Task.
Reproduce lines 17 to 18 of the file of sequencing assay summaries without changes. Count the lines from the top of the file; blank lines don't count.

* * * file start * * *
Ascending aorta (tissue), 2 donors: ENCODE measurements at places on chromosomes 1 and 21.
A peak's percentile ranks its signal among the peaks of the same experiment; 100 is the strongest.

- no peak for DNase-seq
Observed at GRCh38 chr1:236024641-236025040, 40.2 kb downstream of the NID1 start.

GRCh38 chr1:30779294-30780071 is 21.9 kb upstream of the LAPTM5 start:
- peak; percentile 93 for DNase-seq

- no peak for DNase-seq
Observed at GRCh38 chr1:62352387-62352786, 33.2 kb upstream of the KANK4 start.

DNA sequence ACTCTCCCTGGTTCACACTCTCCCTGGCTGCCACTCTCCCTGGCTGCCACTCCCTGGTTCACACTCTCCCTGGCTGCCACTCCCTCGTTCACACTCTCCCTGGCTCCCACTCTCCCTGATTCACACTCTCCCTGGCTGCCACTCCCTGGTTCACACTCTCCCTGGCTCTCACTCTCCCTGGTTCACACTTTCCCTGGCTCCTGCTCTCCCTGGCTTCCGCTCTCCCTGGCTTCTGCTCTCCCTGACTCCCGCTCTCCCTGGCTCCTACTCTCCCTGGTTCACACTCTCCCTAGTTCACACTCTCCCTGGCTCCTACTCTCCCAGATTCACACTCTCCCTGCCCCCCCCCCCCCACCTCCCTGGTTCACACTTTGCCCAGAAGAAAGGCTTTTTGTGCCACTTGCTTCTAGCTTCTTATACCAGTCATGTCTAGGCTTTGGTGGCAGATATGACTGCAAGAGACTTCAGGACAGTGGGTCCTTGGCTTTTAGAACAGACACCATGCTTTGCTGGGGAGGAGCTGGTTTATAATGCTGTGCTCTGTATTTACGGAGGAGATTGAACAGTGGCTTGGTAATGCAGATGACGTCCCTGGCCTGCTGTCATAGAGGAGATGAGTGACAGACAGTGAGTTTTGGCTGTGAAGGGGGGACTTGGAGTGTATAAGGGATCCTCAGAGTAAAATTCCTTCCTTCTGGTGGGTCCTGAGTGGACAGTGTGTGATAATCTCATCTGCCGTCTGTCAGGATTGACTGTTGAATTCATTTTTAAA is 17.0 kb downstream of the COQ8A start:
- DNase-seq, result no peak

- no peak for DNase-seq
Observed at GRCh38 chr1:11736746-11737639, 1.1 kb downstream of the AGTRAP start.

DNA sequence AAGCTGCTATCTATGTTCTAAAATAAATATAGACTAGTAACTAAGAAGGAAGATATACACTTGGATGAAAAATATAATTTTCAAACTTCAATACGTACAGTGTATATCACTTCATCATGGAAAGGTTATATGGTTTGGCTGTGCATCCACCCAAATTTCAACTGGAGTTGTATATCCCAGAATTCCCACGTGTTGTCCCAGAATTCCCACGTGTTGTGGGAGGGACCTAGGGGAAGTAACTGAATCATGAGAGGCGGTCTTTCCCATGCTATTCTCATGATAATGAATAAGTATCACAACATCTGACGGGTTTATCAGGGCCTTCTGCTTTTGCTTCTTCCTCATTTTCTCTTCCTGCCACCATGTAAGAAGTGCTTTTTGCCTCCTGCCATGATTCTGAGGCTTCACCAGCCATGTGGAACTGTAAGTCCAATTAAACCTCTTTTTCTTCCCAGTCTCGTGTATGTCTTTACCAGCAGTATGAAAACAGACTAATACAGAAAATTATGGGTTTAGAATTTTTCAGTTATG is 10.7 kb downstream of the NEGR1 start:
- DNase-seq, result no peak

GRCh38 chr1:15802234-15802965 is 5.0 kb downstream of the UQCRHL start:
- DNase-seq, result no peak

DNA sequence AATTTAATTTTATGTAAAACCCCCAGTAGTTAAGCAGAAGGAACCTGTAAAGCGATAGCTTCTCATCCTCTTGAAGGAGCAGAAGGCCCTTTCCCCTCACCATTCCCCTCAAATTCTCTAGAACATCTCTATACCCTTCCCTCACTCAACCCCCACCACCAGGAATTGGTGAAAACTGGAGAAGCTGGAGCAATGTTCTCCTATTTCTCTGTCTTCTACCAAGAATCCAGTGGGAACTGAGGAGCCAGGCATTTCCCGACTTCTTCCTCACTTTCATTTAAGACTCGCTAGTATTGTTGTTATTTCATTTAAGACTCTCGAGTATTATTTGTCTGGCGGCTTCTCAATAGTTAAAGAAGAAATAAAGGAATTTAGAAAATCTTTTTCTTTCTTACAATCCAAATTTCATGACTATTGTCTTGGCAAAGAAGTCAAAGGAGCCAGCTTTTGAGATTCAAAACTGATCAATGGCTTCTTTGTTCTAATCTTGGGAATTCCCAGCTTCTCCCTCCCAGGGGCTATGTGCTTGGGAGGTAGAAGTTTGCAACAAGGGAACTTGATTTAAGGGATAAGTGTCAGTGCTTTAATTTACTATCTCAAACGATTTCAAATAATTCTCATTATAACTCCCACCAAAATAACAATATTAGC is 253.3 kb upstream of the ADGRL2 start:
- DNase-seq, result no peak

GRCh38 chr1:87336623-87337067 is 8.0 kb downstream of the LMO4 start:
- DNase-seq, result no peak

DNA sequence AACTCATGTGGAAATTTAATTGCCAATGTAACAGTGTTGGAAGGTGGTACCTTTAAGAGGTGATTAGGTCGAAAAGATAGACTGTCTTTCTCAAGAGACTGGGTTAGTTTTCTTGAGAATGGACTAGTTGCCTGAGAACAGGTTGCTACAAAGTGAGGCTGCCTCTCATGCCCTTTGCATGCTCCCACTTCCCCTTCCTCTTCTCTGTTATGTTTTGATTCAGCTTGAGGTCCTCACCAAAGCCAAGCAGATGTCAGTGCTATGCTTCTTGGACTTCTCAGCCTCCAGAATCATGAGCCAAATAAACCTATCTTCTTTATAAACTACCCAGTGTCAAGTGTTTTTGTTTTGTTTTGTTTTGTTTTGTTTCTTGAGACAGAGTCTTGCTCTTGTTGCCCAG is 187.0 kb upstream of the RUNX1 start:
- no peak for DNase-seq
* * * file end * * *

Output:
DNA sequence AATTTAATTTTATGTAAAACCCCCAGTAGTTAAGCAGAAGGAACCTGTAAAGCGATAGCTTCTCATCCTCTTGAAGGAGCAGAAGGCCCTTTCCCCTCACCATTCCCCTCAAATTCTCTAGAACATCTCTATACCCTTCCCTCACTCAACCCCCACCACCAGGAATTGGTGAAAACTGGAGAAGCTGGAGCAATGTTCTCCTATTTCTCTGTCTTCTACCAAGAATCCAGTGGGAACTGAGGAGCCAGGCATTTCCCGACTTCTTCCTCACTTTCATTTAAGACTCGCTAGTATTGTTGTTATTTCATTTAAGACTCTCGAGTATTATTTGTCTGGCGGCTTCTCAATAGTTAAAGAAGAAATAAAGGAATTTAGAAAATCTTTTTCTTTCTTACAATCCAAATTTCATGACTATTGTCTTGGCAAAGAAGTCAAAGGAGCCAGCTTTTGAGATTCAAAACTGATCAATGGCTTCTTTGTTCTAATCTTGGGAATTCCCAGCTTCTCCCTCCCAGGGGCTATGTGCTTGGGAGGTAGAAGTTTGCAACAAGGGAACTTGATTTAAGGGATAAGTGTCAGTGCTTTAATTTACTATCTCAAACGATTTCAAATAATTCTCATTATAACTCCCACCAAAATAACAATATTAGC is 253.3 kb upstream of the ADGRL2 start:
- DNase-seq, result no peak